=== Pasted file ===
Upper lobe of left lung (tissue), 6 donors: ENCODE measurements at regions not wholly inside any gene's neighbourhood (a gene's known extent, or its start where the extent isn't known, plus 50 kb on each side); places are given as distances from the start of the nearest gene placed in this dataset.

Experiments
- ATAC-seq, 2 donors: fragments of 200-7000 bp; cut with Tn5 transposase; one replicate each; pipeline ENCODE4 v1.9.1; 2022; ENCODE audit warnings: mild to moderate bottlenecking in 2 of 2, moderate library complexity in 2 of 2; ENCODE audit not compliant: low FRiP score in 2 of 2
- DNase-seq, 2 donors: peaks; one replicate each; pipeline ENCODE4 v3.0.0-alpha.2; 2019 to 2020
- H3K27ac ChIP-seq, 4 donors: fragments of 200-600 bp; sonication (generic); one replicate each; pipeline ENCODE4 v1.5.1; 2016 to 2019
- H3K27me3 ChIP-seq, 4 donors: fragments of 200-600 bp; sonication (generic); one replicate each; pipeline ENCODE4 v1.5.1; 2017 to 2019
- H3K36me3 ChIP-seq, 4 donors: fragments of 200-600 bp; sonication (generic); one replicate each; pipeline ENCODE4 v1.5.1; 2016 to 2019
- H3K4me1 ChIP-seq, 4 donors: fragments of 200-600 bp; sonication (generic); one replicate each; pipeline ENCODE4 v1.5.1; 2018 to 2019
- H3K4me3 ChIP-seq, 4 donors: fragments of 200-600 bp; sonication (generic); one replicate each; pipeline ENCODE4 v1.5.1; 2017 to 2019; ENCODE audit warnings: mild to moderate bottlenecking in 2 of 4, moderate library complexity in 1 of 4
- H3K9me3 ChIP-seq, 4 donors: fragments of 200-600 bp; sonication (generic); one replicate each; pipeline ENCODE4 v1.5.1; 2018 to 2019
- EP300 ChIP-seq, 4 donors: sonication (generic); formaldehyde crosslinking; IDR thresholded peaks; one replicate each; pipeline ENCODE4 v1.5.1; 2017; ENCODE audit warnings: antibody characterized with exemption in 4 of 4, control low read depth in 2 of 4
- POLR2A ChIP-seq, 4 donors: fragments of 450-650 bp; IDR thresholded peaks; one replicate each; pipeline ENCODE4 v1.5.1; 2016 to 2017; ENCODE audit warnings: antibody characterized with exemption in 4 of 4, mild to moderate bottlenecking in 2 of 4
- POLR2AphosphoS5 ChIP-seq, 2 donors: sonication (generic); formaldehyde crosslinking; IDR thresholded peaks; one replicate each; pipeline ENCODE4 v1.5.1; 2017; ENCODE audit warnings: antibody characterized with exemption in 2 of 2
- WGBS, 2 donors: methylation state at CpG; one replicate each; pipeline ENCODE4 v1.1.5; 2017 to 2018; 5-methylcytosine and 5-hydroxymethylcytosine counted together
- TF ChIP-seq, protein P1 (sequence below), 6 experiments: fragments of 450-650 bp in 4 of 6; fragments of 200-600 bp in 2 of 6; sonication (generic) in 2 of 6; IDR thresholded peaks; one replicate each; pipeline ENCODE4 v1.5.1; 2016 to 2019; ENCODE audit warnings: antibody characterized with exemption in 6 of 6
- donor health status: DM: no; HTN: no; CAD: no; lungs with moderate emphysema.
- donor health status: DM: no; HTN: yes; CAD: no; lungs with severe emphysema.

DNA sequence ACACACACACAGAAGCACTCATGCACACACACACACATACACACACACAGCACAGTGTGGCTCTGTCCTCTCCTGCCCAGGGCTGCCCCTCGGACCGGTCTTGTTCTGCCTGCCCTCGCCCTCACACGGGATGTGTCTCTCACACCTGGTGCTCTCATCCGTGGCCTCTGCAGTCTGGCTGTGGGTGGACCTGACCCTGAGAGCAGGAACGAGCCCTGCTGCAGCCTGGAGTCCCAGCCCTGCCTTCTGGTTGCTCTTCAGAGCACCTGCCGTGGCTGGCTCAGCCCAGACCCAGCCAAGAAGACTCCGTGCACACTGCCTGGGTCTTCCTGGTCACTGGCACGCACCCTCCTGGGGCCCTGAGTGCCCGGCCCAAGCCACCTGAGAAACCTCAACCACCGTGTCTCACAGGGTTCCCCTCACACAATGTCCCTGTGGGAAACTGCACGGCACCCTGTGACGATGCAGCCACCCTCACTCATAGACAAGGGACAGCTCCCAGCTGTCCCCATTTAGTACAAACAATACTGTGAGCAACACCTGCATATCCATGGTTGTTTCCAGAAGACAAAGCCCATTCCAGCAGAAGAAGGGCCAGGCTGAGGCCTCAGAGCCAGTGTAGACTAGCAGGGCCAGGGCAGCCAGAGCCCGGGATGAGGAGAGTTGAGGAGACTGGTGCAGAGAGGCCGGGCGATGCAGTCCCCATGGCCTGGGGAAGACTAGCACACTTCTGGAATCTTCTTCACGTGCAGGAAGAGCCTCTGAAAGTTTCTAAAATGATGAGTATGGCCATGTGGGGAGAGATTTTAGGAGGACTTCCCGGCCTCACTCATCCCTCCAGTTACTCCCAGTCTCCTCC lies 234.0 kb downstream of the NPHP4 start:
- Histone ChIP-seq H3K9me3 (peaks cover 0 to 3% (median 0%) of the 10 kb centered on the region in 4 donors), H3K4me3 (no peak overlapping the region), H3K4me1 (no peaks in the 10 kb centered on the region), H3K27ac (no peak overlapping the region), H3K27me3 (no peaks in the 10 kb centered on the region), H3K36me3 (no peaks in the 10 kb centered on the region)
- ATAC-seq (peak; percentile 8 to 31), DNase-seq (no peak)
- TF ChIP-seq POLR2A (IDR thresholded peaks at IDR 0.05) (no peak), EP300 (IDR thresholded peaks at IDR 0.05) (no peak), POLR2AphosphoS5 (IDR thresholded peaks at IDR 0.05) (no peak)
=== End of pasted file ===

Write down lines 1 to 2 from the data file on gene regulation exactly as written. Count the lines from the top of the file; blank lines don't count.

Upper lobe of left lung (tissue), 6 donors: ENCODE measurements at regions not wholly inside any gene's neighbourhood (a gene's known extent, or its start where the extent isn't known, plus 50 kb on each side); places are given as distances from the start of the nearest gene placed in this dataset.

Experiments